Not exactly.

Leahy is sitting on a $3.2 million campaign chest and recently added $400,000 to his Green Mountain political action committee. From that PAC, he’s doled out $180,000 to the national party and fellow congressional Dems, $10,000 of which went to Welch.

His in-state giving is less grandiose: He’s awarded a whopping $1000 to each of the statewide candidates; the maximum donation from a PAC is $3000. Welch’s campaign gave each statewide candidate $500; the maximum he can give is $2000.

Big spenders.

Leahy also donated $2000 to each of the Democratic House and Senate campaigns and plans to max out $12,000 to the Vermont Democratic Party — $10,000 to its federal committee and $2000 to its state committee.

Tea for Two

The Republicans challenging Sen. Patrick Leahy and Rep. Peter Welch aren’t making much headway in the polls. They are also struggling to raise money.

The National Republican Senatorial Committee has yet to give Leahy’s GOP challenger Len Britton the token $42,000 candidates typically get. A recent Rasmussen Reports phone survey shows Leahy besting Britton 62 to 32 percent.

Britton tells “Fair Game” he’s still hopeful his campaign will get some help from the NRSC, noting the $42,000 would buy a lot of ad time to help him improve his name recognition. Stay tuned.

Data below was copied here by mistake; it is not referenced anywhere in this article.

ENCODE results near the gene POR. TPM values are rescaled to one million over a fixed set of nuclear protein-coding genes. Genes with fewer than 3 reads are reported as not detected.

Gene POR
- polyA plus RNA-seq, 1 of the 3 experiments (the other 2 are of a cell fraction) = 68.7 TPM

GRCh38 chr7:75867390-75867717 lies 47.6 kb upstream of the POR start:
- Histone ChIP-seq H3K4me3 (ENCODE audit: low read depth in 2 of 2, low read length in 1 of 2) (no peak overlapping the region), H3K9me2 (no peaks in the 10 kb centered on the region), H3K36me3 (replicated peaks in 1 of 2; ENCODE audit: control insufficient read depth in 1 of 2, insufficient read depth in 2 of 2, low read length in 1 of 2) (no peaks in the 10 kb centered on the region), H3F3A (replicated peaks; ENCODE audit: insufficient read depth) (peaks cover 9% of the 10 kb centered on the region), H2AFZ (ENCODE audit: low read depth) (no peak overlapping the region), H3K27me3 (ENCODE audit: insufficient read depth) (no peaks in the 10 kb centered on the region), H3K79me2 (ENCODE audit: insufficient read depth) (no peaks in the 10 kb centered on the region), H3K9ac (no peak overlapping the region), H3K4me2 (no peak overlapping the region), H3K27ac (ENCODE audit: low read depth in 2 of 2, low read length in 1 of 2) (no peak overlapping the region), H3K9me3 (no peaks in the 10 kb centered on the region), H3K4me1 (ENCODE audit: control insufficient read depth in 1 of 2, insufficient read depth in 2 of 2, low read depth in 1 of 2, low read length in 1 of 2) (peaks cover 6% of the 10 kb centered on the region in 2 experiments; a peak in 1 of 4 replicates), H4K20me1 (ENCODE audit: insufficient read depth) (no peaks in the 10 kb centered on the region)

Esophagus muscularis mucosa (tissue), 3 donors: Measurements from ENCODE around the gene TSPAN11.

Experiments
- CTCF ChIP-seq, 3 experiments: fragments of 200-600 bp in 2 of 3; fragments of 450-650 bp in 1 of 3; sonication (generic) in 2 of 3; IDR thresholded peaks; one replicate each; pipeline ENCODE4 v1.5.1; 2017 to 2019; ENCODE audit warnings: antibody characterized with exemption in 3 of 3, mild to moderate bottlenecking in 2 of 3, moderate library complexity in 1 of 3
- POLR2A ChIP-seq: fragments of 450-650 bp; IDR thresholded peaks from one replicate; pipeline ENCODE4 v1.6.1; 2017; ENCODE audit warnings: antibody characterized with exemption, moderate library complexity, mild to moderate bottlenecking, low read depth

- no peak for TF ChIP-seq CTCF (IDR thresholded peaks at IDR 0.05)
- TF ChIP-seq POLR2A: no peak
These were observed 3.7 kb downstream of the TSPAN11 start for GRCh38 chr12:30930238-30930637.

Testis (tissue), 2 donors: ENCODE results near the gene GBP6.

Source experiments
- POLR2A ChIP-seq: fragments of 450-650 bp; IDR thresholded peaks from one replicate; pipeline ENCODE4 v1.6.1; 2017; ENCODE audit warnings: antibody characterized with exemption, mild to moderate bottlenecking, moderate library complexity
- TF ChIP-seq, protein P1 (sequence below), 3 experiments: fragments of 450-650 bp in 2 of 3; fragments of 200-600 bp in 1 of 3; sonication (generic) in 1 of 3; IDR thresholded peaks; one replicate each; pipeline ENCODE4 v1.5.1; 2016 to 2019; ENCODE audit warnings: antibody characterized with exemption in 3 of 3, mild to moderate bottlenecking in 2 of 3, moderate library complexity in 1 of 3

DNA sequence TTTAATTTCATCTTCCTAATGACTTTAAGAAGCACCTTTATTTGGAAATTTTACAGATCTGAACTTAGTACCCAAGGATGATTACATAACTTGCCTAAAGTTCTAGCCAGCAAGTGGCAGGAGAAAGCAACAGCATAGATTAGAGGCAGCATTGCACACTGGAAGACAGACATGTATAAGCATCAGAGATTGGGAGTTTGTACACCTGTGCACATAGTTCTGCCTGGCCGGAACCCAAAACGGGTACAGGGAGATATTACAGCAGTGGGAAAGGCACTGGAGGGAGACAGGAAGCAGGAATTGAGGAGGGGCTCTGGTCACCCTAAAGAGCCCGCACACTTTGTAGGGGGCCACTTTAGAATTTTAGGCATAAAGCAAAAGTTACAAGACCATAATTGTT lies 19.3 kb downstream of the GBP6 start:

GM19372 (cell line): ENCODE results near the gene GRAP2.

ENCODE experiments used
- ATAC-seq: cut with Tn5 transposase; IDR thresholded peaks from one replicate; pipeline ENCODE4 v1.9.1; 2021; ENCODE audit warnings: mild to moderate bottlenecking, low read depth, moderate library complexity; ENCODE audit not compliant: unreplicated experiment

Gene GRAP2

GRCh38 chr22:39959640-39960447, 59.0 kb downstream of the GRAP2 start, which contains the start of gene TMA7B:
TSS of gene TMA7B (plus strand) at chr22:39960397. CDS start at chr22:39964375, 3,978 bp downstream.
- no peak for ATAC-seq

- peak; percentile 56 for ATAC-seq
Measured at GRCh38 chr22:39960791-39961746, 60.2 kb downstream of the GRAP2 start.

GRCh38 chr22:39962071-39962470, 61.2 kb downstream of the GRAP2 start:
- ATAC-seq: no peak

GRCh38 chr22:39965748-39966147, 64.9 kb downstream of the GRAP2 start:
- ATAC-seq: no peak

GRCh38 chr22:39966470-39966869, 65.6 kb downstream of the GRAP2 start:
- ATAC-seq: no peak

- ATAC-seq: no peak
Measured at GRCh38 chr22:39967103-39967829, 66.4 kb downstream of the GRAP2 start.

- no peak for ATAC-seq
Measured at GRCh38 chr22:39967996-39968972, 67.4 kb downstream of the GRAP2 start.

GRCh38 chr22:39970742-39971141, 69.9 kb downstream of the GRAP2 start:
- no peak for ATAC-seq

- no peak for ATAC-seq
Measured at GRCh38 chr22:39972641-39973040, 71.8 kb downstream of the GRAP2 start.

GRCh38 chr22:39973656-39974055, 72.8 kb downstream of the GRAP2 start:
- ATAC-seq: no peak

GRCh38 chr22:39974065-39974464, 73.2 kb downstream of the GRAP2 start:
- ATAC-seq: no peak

The same goes for Welch’s challenger, Paul Beaudry, who is trailing Welch 64 to 30, according to a recent Rasmussen survey.

He’s not surprised. “I was not the party favorite in the primary. I was the Tea Party candidate,” said Beaudry.

He hopes to convince the national GOP to back his campaign and make the race competitive.

“I’ve been getting the complete runaround,” said Beaudry. “Every time I get a different person to call and a different number.”

Law and Order

The Vermont state troopers will endorse Democrat Peter Shumlin for governor at a press conference Wednesday, sources tell “Fair Game.”

Vermont Troopers Association president Michael O’Neil would neither confirm nor deny the news. The union chose its candidate Monday.

The troopers’ backing may shoot some holes in Republican Brian Dubie’s claim that Shumlin is soft on crime.

This isn’t the first time the VTA has dissed Dubie. They endorsed Democrat Matt Dunne in the 2006 lite-gov race.

Media Notes

The Burlington Free Press has been renamed Burlington Free Press. The tweaked logo appeared in last Thursday’s paper with no accompanying explanation.

Gone, too, is the Freeps’ front-page tagline “A Local Custom, Serving Vermont for 184 Years.” The slogan has been outsourced, er, replaced, by the paper’s website address.

Speaking of changes: The former Main Street, Montpelier, digs of the Vermont Press Bureau has a new, ink-related tenant: Venus Tattoos. The Rutland Herald and Barre-Montpelier Times Argus ditched the shared space earlier this year to move their three-person capital bureau to an office next to the Montpelier police station. The Times Argus had occupied the Montpelier storefront for more than a century.

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About The Author

Shay Totten

Shay Totten

Shay Totten wrote "Fair Game," a weekly political column, from April 2008-December 2011.